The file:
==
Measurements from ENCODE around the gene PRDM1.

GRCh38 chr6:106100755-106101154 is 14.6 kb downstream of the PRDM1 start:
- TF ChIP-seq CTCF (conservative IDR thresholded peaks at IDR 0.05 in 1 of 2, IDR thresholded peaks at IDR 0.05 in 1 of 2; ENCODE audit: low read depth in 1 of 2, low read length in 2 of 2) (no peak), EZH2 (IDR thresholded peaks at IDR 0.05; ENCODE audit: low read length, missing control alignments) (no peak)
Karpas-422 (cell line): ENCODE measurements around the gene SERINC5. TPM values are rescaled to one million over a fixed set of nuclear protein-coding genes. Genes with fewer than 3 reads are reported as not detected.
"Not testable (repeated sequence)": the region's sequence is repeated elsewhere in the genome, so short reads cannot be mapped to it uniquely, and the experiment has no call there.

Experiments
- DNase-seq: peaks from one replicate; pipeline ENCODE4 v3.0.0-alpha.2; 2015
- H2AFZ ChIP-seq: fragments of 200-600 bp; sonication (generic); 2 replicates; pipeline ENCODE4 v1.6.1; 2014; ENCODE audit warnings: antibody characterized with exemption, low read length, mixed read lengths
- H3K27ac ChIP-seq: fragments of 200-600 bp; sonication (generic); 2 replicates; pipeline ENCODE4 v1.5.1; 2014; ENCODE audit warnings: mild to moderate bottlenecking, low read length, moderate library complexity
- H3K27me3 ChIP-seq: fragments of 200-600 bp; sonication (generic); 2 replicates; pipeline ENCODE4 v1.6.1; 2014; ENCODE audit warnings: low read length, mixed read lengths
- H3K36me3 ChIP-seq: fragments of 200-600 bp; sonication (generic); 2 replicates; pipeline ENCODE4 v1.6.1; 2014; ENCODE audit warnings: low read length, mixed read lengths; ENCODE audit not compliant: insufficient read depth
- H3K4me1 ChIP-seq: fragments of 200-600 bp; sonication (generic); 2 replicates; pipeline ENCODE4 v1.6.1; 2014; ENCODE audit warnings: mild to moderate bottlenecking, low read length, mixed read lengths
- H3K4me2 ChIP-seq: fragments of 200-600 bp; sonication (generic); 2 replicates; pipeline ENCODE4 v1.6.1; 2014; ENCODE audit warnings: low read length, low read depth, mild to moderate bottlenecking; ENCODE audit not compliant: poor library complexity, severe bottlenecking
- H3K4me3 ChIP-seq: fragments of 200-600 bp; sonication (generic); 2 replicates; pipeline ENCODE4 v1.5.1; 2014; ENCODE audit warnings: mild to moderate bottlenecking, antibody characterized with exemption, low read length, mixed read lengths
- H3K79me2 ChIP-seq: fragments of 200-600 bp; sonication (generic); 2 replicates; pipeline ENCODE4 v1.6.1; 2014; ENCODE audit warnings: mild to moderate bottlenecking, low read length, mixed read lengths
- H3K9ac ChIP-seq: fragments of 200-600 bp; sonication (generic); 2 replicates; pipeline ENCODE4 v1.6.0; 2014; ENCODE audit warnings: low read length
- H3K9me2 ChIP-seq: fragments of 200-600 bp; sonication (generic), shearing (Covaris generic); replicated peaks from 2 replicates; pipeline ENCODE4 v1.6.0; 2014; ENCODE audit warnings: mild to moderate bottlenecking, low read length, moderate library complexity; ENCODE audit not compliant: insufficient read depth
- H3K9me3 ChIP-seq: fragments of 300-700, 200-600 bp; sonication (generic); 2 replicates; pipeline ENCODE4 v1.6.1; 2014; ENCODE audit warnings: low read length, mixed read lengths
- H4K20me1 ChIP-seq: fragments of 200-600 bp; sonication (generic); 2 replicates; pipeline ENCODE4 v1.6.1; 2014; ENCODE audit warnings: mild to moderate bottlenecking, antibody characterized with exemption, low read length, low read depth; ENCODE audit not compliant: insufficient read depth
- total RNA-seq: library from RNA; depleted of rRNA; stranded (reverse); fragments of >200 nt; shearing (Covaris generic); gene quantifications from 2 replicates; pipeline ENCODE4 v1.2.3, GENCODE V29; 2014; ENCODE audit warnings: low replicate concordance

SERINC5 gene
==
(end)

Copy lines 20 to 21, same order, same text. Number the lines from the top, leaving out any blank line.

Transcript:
- total RNA-seq: library from RNA; depleted of rRNA; stranded (reverse); fragments of >200 nt; shearing (Covaris generic); gene quantifications from 2 replicates; pipeline ENCODE4 v1.2.3, GENCODE V29; 2014; ENCODE audit warnings: low replicate concordance

SERINC5 gene